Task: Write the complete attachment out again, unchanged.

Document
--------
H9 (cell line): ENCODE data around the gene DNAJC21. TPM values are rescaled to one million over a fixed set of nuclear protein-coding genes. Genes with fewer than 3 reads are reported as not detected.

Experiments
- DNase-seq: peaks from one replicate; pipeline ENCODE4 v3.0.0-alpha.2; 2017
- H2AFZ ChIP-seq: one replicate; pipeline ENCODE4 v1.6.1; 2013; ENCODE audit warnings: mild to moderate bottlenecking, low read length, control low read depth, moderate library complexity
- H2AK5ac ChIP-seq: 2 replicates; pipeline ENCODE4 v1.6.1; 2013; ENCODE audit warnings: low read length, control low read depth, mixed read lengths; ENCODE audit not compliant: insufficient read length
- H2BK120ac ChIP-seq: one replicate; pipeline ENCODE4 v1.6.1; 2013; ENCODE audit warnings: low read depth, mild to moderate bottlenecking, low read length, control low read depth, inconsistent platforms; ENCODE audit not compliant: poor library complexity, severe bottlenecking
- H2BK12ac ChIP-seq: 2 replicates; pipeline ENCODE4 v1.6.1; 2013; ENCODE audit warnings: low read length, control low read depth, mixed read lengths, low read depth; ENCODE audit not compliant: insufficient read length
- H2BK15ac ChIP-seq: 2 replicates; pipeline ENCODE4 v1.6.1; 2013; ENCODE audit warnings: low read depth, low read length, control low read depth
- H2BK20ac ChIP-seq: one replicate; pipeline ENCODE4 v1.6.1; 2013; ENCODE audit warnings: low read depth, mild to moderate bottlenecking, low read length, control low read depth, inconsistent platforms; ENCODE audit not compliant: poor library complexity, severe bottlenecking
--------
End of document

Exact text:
H9 (cell line): ENCODE data around the gene DNAJC21. TPM values are rescaled to one million over a fixed set of nuclear protein-coding genes. Genes with fewer than 3 reads are reported as not detected.

Experiments
- DNase-seq: peaks from one replicate; pipeline ENCODE4 v3.0.0-alpha.2; 2017
- H2AFZ ChIP-seq: one replicate; pipeline ENCODE4 v1.6.1; 2013; ENCODE audit warnings: mild to moderate bottlenecking, low read length, control low read depth, moderate library complexity
- H2AK5ac ChIP-seq: 2 replicates; pipeline ENCODE4 v1.6.1; 2013; ENCODE audit warnings: low read length, control low read depth, mixed read lengths; ENCODE audit not compliant: insufficient read length
- H2BK120ac ChIP-seq: one replicate; pipeline ENCODE4 v1.6.1; 2013; ENCODE audit warnings: low read depth, mild to moderate bottlenecking, low read length, control low read depth, inconsistent platforms; ENCODE audit not compliant: poor library complexity, severe bottlenecking
- H2BK12ac ChIP-seq: 2 replicates; pipeline ENCODE4 v1.6.1; 2013; ENCODE audit warnings: low read length, control low read depth, mixed read lengths, low read depth; ENCODE audit not compliant: insufficient read length
- H2BK15ac ChIP-seq: 2 replicates; pipeline ENCODE4 v1.6.1; 2013; ENCODE audit warnings: low read depth, low read length, control low read depth
- H2BK20ac ChIP-seq: one replicate; pipeline ENCODE4 v1.6.1; 2013; ENCODE audit warnings: low read depth, mild to moderate bottlenecking, low read length, control low read depth, inconsistent platforms; ENCODE audit not compliant: poor library complexity, severe bottlenecking